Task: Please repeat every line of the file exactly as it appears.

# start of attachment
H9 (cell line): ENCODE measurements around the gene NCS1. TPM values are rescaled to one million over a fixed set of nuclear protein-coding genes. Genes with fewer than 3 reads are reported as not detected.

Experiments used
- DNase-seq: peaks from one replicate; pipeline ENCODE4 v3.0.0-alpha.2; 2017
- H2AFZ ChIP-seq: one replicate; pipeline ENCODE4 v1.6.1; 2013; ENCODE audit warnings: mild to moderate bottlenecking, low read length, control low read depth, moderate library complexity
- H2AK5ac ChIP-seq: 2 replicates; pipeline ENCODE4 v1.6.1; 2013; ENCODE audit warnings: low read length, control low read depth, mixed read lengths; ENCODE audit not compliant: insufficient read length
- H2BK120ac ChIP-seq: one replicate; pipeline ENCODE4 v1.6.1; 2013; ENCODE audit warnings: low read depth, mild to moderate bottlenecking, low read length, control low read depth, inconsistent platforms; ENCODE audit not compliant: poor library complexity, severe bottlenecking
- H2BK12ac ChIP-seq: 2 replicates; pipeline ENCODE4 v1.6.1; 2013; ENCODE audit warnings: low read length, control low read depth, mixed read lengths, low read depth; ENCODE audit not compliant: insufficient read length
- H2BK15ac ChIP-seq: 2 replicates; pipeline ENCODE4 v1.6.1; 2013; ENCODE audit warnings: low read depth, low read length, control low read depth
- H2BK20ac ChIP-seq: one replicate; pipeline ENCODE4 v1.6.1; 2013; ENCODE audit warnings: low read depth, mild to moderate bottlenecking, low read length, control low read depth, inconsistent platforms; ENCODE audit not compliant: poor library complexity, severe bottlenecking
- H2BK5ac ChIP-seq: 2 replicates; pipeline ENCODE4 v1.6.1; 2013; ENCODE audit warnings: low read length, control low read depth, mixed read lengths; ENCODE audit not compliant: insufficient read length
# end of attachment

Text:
H9 (cell line): ENCODE measurements around the gene NCS1. TPM values are rescaled to one million over a fixed set of nuclear protein-coding genes. Genes with fewer than 3 reads are reported as not detected.

Experiments used
- DNase-seq: peaks from one replicate; pipeline ENCODE4 v3.0.0-alpha.2; 2017
- H2AFZ ChIP-seq: one replicate; pipeline ENCODE4 v1.6.1; 2013; ENCODE audit warnings: mild to moderate bottlenecking, low read length, control low read depth, moderate library complexity
- H2AK5ac ChIP-seq: 2 replicates; pipeline ENCODE4 v1.6.1; 2013; ENCODE audit warnings: low read length, control low read depth, mixed read lengths; ENCODE audit not compliant: insufficient read length
- H2BK120ac ChIP-seq: one replicate; pipeline ENCODE4 v1.6.1; 2013; ENCODE audit warnings: low read depth, mild to moderate bottlenecking, low read length, control low read depth, inconsistent platforms; ENCODE audit not compliant: poor library complexity, severe bottlenecking
- H2BK12ac ChIP-seq: 2 replicates; pipeline ENCODE4 v1.6.1; 2013; ENCODE audit warnings: low read length, control low read depth, mixed read lengths, low read depth; ENCODE audit not compliant: insufficient read length
- H2BK15ac ChIP-seq: 2 replicates; pipeline ENCODE4 v1.6.1; 2013; ENCODE audit warnings: low read depth, low read length, control low read depth
- H2BK20ac ChIP-seq: one replicate; pipeline ENCODE4 v1.6.1; 2013; ENCODE audit warnings: low read depth, mild to moderate bottlenecking, low read length, control low read depth, inconsistent platforms; ENCODE audit not compliant: poor library complexity, severe bottlenecking
- H2BK5ac ChIP-seq: 2 replicates; pipeline ENCODE4 v1.6.1; 2013; ENCODE audit warnings: low read length, control low read depth, mixed read lengths; ENCODE audit not compliant: insufficient read length